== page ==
This is an important article.
Not long ago, TK was contacted by a young writer from the beleaguered country of Myanmar, named Zaw Moe Shinn. Zaw, who is well known in his country for translating English books into Burmese, had just called a mutual acquaintance from the capital city of Naypyitaw, where there were over 10,000 protesters on the streets at the time.
The country had just gone through a military coup, and Zaw wanted to share the unique story of Internet censorship that flowed from that event. We arranged to interview him for “Meet the Censored.”
Zaw’s is a little different from the other tales in this space, as it primarily involves a state authority, not oligopolistic tech firms. But it’s horrifying all the same, and holds some potent warnings for those who haven’t thought through the worst-case scenarios for Internet crackdowns.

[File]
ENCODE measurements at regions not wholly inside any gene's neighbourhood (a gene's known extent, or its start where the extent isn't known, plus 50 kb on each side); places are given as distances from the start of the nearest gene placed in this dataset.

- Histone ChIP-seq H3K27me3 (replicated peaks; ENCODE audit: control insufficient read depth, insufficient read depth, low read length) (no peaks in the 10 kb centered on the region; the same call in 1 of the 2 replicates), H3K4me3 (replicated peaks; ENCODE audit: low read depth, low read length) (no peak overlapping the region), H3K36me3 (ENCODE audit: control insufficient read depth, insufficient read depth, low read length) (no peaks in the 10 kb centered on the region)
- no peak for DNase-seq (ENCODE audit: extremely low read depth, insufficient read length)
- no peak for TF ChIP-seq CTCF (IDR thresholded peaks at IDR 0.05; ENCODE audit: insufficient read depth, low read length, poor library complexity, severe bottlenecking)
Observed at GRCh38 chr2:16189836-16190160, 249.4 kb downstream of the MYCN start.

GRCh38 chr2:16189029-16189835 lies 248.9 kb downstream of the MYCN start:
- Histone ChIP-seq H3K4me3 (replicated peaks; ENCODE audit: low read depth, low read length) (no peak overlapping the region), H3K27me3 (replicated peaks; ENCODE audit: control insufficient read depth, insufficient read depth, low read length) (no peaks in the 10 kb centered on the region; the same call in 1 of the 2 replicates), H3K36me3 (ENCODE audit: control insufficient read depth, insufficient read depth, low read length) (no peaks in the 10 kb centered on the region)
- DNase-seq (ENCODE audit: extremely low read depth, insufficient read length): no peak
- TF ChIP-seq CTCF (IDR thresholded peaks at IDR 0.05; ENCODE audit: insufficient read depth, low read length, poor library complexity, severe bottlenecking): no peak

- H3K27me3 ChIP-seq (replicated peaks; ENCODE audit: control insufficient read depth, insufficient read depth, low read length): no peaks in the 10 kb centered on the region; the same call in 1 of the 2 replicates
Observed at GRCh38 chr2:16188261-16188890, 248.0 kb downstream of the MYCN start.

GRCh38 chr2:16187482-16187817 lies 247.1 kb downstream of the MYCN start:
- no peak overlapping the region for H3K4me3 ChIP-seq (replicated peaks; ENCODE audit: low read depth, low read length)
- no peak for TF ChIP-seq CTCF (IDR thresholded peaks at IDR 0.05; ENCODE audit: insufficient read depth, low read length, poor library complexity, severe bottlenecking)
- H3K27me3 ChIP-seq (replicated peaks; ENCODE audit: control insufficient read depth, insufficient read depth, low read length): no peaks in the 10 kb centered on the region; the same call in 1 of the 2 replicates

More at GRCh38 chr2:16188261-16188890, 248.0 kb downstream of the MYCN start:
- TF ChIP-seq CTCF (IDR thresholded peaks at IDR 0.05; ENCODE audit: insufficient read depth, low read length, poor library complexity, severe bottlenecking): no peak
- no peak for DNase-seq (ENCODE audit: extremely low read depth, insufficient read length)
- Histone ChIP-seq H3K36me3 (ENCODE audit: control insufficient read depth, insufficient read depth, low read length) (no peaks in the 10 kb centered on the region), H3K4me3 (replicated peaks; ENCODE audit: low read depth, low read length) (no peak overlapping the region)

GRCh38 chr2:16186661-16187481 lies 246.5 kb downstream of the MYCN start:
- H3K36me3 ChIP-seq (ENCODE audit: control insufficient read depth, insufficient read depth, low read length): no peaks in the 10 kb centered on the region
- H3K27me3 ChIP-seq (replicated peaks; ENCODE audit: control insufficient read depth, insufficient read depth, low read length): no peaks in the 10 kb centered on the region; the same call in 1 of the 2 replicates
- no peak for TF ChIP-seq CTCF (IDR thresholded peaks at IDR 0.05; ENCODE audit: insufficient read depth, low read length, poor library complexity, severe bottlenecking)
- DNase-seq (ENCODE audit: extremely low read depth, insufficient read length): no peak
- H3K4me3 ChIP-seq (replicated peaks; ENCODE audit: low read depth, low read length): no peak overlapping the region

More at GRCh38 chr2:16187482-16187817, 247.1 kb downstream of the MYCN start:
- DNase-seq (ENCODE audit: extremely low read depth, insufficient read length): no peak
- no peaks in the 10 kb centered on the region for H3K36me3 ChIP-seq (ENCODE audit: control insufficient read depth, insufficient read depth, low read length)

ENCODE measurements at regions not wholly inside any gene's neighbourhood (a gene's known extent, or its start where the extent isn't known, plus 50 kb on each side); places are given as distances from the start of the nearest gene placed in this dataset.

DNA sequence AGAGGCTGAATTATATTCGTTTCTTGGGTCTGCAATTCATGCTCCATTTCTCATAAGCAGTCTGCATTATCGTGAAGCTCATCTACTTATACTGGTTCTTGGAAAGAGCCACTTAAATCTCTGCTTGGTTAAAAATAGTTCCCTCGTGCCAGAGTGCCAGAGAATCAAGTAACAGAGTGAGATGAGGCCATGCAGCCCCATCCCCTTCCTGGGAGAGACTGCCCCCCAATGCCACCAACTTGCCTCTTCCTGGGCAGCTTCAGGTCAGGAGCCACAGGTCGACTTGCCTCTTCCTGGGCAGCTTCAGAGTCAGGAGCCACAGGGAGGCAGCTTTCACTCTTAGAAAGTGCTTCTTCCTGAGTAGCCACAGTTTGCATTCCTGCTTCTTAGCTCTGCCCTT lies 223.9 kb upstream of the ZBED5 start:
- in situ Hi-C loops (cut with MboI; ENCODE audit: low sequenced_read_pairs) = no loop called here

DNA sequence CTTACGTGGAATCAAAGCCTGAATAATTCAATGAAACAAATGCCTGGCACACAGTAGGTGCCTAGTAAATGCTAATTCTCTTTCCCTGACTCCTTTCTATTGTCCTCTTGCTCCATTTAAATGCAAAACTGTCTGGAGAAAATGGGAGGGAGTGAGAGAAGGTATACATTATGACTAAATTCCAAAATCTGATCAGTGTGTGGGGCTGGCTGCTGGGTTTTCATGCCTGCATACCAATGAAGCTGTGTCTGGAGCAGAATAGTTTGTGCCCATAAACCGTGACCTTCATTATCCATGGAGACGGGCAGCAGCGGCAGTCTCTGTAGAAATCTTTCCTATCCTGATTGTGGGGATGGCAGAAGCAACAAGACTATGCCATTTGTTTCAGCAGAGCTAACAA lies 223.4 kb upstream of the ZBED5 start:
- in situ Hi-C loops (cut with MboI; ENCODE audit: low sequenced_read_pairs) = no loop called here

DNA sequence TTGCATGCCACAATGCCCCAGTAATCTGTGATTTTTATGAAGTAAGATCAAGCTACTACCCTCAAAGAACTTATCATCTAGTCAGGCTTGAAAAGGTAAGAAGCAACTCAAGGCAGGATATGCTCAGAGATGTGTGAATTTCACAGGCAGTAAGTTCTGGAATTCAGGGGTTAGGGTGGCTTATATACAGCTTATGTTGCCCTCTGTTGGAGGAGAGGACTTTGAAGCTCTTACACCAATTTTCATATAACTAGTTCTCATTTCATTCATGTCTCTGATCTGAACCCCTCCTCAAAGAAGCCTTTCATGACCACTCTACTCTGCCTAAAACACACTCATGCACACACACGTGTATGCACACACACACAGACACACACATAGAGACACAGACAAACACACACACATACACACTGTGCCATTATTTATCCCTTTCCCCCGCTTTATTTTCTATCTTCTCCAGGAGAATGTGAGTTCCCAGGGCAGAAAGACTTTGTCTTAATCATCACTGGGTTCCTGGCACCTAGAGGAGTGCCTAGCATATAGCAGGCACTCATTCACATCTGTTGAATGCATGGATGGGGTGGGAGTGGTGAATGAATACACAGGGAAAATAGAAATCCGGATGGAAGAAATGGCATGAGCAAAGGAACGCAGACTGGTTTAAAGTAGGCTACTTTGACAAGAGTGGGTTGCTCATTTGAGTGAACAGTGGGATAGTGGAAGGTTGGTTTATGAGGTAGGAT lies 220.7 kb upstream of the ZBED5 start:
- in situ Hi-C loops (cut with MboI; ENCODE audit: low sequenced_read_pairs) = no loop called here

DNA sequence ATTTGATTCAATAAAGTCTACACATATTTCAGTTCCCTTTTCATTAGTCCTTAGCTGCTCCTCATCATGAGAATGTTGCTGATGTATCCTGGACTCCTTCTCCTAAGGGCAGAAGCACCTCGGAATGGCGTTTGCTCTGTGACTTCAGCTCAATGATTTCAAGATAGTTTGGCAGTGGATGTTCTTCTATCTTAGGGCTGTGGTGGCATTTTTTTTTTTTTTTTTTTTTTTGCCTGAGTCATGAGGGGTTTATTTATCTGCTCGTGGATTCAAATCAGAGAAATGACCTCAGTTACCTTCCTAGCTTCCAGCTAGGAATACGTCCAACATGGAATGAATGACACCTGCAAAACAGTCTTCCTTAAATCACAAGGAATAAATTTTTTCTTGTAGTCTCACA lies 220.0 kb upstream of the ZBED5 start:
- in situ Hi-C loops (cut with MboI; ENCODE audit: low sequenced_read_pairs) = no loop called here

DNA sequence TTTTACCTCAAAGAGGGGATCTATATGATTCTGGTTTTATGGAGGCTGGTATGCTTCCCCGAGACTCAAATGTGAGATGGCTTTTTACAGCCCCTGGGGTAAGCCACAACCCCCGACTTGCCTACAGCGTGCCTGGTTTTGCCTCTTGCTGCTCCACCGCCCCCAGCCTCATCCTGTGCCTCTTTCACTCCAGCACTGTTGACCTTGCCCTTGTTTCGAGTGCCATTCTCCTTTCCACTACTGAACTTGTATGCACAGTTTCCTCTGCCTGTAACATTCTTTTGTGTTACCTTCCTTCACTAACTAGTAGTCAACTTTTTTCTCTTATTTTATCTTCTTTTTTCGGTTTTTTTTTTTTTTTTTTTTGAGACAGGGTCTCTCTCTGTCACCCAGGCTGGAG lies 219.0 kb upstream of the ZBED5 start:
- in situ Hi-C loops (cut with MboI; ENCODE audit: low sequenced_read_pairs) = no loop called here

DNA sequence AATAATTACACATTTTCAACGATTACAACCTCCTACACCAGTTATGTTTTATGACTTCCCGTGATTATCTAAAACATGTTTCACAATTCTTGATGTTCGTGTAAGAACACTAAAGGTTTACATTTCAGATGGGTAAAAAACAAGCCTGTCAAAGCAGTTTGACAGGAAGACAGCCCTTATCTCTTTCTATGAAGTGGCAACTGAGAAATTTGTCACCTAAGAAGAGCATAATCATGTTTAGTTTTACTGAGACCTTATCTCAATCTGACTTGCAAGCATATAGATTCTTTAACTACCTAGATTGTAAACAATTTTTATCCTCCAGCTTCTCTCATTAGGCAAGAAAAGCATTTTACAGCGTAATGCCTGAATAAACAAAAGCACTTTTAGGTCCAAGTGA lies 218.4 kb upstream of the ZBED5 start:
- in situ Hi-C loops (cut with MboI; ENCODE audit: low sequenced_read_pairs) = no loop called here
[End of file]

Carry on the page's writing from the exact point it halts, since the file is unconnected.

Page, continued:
In order to understand the context of our interview with the young writer and activist, some background is required.
On February 1st, military authorities in Myanmar overthrew the civilian government, led by Aung San Suu Kyi. The army, led by General Min Aung Hlaing, detained Suu Kyi on the grounds that her election was “marred by fraud,” and declared a one-year state of emergency.